Jayne Dowle: Digging deep to help each other through the big freeze

I HAVE done my share of moaning at the weather. Indeed, I am guilty of using rude and abusive language to the television weatherman, especially when he can't contain his excitement at the prospect of the lowest December temperatures on record and 10 inches of the white stuff appearing overnight.

And I could quite cheerfully lob a snowball at the Transport Secretary Philip Hammond, especially after my sister got marooned in Kent last weekend, desperate to get up north to see our mum, who has been in hospital having a new hip. Mr Hammond might not think there is a major problem, but the anguish the treacherous conditions are causing is ruining many a family's Christmas.

So, I am not saying that I welcome this weather. But as it looks like we're stuck with it for a while, perhaps the most vital one is how to drive in the blasted stuff. My husband had sat me down and explained, in terms usually reserved for small children, exactly what gear/revs ratio one should employ when caught in a blizzard.

But stuck on a hill in Sheffield with a truck slithering in front of me, a broken-down car in the outside lane and trams, my mind went totally blank. I touched the brake and skidded like a puppy on ice.

By the time I made it to the bottom, sweating and shaking, I got a grip – literally – and engaged my brain and first gear. For 10 miles. First rule of driving in snow; don't panic.

At least I had managed to get the car out. A friend saw me and the kids faffing with the shovel, stepped in manfully and showed us some effective digging techniques. Digging is definitely a bloke thing, but if there's no bloke around, you just have to get on with it.

My neighbour, barely five foot tall, and with a husband working away, was struggling to rescue her car from a huge drift. Now confident with the shovel, I gave her a hand, and together we cleared the snow so she could go to work.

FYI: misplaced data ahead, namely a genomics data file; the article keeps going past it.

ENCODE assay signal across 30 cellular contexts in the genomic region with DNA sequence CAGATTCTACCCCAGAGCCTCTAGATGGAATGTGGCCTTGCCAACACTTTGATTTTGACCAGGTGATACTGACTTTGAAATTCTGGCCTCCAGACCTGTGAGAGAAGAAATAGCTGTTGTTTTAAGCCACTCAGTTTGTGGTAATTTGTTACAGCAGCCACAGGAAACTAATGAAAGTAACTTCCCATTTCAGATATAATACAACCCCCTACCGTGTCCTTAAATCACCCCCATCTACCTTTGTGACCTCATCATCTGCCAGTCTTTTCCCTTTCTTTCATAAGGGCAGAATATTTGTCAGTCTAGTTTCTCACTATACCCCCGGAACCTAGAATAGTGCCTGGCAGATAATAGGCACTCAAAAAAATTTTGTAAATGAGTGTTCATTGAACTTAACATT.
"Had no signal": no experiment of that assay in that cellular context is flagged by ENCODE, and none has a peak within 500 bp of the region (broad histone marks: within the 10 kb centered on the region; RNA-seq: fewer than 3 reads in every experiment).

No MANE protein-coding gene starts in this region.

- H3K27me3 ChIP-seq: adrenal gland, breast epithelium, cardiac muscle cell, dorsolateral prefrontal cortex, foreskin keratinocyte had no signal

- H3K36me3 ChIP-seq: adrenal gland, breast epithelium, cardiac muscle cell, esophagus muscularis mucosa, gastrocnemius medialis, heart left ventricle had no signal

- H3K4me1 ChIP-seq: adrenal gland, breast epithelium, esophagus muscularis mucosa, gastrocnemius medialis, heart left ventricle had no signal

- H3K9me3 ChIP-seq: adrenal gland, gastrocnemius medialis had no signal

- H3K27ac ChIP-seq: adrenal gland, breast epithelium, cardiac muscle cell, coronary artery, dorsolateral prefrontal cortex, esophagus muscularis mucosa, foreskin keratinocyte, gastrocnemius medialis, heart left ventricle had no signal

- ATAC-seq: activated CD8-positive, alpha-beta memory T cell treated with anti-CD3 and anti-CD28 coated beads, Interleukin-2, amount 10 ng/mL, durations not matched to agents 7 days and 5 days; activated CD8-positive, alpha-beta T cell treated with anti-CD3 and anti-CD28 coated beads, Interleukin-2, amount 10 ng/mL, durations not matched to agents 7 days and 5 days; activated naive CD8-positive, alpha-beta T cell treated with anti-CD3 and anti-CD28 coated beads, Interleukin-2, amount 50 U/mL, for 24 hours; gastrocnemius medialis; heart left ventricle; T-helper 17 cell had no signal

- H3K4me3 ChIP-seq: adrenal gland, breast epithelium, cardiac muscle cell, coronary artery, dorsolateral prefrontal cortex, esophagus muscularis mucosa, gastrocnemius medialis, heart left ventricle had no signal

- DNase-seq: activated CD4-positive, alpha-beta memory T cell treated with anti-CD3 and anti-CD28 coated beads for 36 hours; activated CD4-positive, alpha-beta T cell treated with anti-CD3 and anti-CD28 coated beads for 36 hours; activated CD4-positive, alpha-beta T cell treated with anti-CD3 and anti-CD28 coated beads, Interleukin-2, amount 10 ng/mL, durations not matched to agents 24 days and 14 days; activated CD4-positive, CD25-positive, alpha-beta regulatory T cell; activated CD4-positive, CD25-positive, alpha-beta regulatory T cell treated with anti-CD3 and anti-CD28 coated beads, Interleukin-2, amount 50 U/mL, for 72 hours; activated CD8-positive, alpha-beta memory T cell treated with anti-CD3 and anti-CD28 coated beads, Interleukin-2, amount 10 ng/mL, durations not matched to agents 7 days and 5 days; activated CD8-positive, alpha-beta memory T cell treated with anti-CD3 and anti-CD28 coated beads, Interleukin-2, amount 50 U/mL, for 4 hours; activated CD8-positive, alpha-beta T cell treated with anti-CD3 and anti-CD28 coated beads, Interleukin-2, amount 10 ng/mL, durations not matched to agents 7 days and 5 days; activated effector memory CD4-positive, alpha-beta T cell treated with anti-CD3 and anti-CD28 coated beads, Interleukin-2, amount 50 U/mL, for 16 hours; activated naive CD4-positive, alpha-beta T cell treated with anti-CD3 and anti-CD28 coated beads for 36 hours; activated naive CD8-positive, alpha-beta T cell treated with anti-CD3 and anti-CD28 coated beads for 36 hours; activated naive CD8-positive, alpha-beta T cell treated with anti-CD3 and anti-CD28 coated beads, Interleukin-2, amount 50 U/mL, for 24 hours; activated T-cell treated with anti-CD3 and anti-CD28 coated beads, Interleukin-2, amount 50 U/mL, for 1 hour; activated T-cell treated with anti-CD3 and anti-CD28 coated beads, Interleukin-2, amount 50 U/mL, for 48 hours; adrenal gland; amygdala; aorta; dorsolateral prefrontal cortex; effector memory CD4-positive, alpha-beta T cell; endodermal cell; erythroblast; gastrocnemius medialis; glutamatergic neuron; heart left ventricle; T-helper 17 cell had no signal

And when she gingerly manoeuvred the car into the traffic, other motorists stopped patiently. That's another thing I've learnt. You won't find this in the Highway Code, but understanding the etiquette of who should pass first in a snowstorm is pretty vital right now.

I reckon the weather has taught us all a bit about generosity; like the teenage girl down the road – and to my shame, I don't even know her name – who came out and gave us a bucketful of rock-salt to sprinkle around our cars.

So that's another thing. Learning how to put others first and pulling together. The only way any working parent can get through four days of school closures is to join forces with others in the same situation.

This is not a time to get precious about your pristine Christmas decorations, or stress yourself about the noise a room full of under-10s makes.

There have been times these past few weeks when I've lost count of the number of kids I've had to feed. But at least I've learnt how to use my new slow cooker. I never knew there were so many variations on stew, but now I've got a few intriguing recipes, mostly involving random bits of meat I found in the bottom of the freezer and carrots.

The children, studying the Second World War at school, have had a few real-life lessons in rationing. When the snow was coming down so thick, I thought we might never get to the supermarket again this side of March so I warned them to eat absolutely everything on their plate because we had no guarantee where their next meal was coming from.

And speaking of lessons, four days at home with my two gave me the greatest respect for those who decide to permanently home-school their children. For once, the homework was done and dusted without last-minute trauma. But what next?

I never expected my children to actually ask for school-work, but they got so bored, they wanted to practise their writing and do their sums.

Sorting out the Christmas cards covered the writing, but when it came to maths, thank goodness for the wonderful resource that is the internet.

This all took multi-tasking to a whole new level. The slow cooker cooked, the phone rang constantly, and the laptop buzzed, alternating between my work, the kids' work, local radio for traffic and school updates, shopping for Christmas presents, and the weather forecast.

So what have I really learnt in the snow? That just when we think we can do it all, we can always do a bit more. Some lessons here for all of us, I reckon, especially those in charge of keeping Britain going for the next few months. Hope you're taking notes, Mr Hammond.